It’s hard to believe, but cognac used to be an everyday drinking spirit, your first choice for invigorating a bowl of Punch, stirring up into a morning “Cock-Tail” or constructing a mighty Julep. And why not?
Impeccably distilled in copper pot stills (the way it still is today), aged in oak and blended by the original masters of the art, cognac was and is a perfectly-balanced spirit, rich enough to give a drink body but not overpoweringly woody or smoky or anything other than delicious. In other words, the same characteristics that make sipping a good cognac such a comfort and a delight make a well-made Sidecar, Ritz, or Crusta about as good as a cocktail can get. Small wonder it’s been the choice of princes and pirates, poets and playboys and discerning drinkers from English Prime Ministers (Winston Churchill’s capacity for vintage cognacs was legendary) to American actresses (for her contribution to victory in World War II, Tallulah Bankhead made the ultimate sacrifice and gave up her cognac French 75s for the duration). But why let them have all the fun?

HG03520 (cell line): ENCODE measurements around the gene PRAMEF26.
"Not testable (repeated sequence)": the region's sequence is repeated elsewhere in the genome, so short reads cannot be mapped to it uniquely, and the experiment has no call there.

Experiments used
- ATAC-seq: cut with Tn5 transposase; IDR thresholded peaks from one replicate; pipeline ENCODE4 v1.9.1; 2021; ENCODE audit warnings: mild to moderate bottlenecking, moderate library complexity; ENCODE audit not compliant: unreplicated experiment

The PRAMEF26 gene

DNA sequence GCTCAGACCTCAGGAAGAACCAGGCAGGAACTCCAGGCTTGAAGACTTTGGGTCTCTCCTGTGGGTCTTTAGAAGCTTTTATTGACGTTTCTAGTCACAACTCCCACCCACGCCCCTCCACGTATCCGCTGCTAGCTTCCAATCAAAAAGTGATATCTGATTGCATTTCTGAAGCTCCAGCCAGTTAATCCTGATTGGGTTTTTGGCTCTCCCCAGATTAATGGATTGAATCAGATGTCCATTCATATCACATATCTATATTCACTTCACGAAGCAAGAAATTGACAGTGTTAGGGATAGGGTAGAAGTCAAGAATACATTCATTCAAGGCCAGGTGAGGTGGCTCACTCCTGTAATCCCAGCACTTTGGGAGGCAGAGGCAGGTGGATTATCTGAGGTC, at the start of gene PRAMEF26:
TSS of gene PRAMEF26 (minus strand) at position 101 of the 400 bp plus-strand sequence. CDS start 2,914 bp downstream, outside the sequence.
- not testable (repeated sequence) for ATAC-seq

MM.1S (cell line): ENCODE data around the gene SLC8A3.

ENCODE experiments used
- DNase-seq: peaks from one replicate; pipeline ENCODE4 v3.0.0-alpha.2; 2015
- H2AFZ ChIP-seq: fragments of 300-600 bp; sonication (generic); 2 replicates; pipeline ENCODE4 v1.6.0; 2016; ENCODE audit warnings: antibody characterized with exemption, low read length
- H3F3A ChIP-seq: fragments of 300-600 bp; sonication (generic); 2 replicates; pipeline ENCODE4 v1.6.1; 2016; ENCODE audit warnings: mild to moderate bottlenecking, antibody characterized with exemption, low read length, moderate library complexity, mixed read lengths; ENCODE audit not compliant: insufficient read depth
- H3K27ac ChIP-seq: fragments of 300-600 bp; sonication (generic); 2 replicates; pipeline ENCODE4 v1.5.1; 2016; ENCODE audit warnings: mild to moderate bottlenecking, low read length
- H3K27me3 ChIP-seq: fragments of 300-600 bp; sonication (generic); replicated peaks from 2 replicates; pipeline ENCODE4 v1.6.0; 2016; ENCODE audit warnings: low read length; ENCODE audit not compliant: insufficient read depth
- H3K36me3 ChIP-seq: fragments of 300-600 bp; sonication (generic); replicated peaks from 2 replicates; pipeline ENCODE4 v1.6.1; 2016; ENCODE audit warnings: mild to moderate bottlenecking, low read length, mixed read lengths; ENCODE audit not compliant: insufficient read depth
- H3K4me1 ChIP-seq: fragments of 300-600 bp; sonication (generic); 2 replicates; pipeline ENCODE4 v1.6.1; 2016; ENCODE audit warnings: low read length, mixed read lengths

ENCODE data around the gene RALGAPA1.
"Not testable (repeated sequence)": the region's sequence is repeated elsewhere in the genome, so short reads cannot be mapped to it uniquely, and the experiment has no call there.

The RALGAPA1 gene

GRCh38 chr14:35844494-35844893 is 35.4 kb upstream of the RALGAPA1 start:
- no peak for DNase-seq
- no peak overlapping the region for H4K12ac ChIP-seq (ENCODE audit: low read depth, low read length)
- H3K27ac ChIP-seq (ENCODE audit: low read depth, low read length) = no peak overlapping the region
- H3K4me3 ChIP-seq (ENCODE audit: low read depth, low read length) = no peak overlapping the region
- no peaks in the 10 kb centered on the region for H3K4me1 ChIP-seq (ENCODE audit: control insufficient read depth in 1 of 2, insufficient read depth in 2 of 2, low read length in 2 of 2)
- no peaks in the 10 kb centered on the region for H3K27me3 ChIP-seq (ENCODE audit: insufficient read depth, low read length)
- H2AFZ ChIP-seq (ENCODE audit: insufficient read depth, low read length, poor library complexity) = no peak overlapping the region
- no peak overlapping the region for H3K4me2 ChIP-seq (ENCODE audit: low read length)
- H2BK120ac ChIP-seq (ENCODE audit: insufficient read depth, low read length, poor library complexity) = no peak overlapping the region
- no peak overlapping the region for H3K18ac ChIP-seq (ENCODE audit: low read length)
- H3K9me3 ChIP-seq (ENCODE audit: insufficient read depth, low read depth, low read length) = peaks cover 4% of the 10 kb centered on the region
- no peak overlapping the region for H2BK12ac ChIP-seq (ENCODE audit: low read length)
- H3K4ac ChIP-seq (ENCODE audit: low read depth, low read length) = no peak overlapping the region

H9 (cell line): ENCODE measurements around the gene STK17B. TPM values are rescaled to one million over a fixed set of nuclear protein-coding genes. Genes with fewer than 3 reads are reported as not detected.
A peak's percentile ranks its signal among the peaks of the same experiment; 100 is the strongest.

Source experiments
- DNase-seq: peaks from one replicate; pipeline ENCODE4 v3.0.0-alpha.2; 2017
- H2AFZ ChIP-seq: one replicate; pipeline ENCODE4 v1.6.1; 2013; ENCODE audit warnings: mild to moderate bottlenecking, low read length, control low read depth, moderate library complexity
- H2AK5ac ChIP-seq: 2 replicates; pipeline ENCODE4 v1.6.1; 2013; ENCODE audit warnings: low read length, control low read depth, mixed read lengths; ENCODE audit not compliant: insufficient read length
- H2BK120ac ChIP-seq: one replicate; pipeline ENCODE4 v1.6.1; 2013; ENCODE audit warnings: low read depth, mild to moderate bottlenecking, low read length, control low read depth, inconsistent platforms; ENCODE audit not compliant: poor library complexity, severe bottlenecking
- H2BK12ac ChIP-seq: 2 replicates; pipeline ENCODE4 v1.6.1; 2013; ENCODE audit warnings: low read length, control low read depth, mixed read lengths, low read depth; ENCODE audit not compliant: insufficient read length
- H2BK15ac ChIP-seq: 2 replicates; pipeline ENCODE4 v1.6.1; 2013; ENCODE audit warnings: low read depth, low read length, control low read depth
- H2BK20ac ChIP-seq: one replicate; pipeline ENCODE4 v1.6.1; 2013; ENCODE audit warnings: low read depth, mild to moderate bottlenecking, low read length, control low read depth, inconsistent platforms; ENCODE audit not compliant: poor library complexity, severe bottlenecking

– David Wondrich, Brooklyn NY